1 Oct

“Never doubt that a small group of thoughtful, committed, citizens can change the world. Indeed, it is the only thing that ever has.”
-Margaret Mead, American cultural anthropologist (1901-1978)


Today is the end of VegWeek, but it’s the beginning of the rest of your life! Every day is a new day, full of decisions. If you’re interested in cooking vegan more, most, or all of the time, here are some blog resources I discovered recently. Read them. Try recipes. Find community.

Choose Veg.com
Elana’s Pantry
Fat Free Vegan Kitchen
Gluten-Free Goddess
Gluten-Free Vegan Family
Manifest Vegan
Post Punk Kitchen
Vegan Baking.net
Wheat Free Meat Free

girl hugging cowImage via Denise Rich

Change starts small… you can reduce your meat consumption by 15% simply by participating in Meatless Monday! Or if you’re ready to do more, you might consider signing up for the 21-Day Vegan Kickstart Program. Cooking at home is the most efficient and affordable way to manage your health, but I assume you might want to go out every now and then… fortunately, there are also numerous resources online for finding veg-friendly establishments!

Discover Veggie
Happy Cow.net
Veg San Diego in my ‘hood… and likely something similar in yours!

“All truth passes through three stages. First, it is ridiculed.
Second, it is violently opposed. Third, it is accepted as being self-evident.”

-Arthur Schopenhauer, German philosopher (1788-1860)

For the rest of us…

Many people I know are not ready to go vegetarian, but still care about the plight of farm animals. I know these feelings are not mutually exclusive. I personally have been paying 2-3 times the price for cage-free eggs for years. Sadly, what I’ve learned is that labeling is misleading. Animals on organic, free-range farms and egg-laying hens in cage-free facilities often undergo the same abuses that non-organic, cage-free animals do. In some cases, they are actually worse off because they cannot be fed antibiotics to counteract the disease their mishandling produces.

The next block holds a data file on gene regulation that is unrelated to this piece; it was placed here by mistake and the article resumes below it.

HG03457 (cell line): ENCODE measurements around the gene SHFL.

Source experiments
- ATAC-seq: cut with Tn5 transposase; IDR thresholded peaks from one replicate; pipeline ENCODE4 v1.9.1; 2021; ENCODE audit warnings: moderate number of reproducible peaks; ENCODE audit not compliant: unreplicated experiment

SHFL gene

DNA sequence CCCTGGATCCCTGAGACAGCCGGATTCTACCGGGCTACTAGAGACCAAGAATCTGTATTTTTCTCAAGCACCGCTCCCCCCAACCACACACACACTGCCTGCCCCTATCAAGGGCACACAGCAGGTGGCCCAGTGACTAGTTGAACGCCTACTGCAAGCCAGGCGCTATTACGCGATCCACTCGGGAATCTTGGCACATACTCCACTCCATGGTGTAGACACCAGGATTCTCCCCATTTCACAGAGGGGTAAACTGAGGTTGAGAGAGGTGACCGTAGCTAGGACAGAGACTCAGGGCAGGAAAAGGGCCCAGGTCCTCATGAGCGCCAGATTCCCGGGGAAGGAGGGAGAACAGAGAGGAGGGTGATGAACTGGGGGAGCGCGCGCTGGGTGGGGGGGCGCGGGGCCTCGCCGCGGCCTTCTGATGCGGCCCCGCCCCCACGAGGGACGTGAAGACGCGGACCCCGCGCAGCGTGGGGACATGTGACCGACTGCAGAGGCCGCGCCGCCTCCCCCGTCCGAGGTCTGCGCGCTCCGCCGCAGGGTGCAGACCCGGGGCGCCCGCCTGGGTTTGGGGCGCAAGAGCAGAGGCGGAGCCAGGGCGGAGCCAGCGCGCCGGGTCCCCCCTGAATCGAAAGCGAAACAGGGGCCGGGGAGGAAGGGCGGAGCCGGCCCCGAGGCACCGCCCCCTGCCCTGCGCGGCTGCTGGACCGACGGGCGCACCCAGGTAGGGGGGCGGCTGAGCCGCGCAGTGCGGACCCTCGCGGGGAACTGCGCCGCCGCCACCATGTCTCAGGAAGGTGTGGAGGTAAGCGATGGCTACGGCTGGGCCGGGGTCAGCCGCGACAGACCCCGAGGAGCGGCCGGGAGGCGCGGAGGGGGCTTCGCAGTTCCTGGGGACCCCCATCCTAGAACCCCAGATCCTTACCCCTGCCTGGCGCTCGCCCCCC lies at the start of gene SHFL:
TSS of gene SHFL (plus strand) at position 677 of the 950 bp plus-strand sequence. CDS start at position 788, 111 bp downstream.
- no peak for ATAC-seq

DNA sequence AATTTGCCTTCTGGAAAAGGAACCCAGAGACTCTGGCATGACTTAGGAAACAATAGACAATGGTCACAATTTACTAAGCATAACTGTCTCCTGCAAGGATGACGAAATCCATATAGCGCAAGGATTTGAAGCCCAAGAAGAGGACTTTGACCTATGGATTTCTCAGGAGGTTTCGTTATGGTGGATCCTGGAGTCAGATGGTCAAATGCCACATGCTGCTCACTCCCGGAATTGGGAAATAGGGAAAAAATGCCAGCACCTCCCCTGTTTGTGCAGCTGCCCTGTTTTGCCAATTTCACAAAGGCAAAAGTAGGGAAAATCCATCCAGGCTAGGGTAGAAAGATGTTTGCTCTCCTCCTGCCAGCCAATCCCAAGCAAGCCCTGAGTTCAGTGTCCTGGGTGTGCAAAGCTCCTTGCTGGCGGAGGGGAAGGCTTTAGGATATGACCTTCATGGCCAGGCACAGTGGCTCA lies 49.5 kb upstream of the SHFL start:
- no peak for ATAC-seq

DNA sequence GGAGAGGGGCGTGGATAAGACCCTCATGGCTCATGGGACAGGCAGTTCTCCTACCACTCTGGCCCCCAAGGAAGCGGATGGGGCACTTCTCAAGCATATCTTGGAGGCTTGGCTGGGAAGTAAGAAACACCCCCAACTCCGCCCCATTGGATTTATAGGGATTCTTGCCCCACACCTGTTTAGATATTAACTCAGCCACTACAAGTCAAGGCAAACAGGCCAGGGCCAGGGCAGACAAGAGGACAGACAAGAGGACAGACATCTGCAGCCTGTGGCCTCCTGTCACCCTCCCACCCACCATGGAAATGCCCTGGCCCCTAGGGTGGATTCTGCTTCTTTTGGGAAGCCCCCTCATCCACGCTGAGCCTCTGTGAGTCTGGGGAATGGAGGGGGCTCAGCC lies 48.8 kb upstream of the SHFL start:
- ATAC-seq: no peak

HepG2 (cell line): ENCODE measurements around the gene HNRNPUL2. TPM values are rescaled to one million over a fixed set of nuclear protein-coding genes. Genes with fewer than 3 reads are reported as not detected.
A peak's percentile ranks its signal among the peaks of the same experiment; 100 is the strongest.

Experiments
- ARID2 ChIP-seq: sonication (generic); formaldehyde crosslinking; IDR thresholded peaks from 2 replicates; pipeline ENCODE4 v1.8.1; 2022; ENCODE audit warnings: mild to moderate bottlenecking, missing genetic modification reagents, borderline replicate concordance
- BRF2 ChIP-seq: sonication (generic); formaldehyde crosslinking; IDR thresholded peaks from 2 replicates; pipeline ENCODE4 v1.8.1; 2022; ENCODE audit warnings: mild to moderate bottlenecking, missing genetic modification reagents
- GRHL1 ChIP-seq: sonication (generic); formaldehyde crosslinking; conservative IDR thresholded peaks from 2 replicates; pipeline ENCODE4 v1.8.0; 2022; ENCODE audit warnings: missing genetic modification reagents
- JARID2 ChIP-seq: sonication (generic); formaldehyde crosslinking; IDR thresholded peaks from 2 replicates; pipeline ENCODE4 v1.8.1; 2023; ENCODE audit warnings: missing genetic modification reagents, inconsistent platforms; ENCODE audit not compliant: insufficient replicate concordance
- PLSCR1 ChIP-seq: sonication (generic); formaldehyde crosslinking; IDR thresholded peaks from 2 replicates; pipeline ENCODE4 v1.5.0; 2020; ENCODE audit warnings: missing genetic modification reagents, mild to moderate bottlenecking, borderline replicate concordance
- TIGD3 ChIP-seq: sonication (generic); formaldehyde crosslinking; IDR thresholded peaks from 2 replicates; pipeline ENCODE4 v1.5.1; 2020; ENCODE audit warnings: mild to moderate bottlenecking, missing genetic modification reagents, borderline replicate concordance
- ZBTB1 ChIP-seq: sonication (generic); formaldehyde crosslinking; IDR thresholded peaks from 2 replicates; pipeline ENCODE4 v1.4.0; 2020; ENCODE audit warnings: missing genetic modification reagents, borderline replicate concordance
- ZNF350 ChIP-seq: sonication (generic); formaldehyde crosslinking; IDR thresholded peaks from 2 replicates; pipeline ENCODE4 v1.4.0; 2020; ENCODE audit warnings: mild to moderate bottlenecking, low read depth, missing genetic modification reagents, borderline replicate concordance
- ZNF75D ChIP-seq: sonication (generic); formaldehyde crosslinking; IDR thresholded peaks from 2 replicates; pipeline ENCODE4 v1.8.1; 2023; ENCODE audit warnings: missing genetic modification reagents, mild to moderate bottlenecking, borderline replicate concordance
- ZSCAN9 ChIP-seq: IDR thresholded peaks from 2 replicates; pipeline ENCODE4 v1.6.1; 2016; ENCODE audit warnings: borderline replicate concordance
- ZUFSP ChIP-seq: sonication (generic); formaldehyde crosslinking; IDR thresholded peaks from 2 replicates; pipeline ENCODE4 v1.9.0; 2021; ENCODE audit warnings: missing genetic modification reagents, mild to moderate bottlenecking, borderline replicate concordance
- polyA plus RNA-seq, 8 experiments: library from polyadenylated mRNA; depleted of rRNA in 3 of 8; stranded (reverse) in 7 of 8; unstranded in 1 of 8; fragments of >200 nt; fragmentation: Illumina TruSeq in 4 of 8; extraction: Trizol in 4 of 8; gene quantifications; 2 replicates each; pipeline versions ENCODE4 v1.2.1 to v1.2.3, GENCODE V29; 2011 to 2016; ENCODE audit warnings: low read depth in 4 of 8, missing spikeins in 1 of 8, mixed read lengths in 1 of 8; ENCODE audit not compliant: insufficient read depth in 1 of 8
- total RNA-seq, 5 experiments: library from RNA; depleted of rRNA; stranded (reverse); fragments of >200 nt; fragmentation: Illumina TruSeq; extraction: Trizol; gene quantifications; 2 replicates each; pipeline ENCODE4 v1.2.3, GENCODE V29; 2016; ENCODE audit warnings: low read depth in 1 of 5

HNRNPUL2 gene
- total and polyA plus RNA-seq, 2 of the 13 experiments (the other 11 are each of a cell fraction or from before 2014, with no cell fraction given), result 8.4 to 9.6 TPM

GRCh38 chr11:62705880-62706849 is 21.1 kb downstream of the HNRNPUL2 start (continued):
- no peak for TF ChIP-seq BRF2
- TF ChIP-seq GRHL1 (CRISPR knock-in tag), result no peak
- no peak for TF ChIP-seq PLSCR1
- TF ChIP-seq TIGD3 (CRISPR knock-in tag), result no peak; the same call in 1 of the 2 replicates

Humane farms do exist, but they are few and far-between. Now I understand why going vegan is considered the most practical solution to the cruelty, health, and environmental concerns arising from meat-eating. However, these organizations may offer an alternative.

American Grassfed Association
Eat Wild
Humane Farm Animal Care

My hope is that we can change the future of the food industry through awareness, supply, and demand. After all, the most powerful political statement we can make is with our wallets.

sheep-loveImage via FaithFreedom.org

Gingerbread Cupcakes with Lemon Buttercream Frosting

Recipe Source: Vegan Cupcakes Take Over the World

Today’s recipe comes from a cookbook I accidentally stumbled on at the library recently, and I’m so glad I did. I love cupcakes, and I love the library! There are so many amazing recipes in this collection, and I was relieved to discover that they use normal ingredients already in my kitchen. One of the factors that has made me resistant to “alternative cooking” (e.g. vegan or gluten-free) is the sheer number of specialty items I need to stock up on. For something as indulgent as baking, I’m not likely to go out of my way. But with this book, I don’t have to. Uh oh…

Gingerbread Cupcakes with Lemon Buttercream Frosting

If you’ve never done any vegan baking, I can assure you that you won’t be able to tell the difference in these cupcakes. I took them to work, and my [amazing! wonderful!] boss scoffed as he reached for one, “vegan…” That comment was shortly followed by “wow, these are really good!”

Try them for yourself. They’re perfect for Fall. And they only make 12… go on, do it. 🙂

RECIPE – Gingerbread Cupcakes

1 1/4 cups all-purpose flour
1 teaspoon baking powder
1/2 teaspoon baking soda
3 teaspoons ground ginger
1 teaspoon ground cinnamon
1/4 teaspoon ground cloves
1/4 teaspoon salt
1/2 cup vegetable oil
1/3 cup light molasses
1/2 cup maple syrup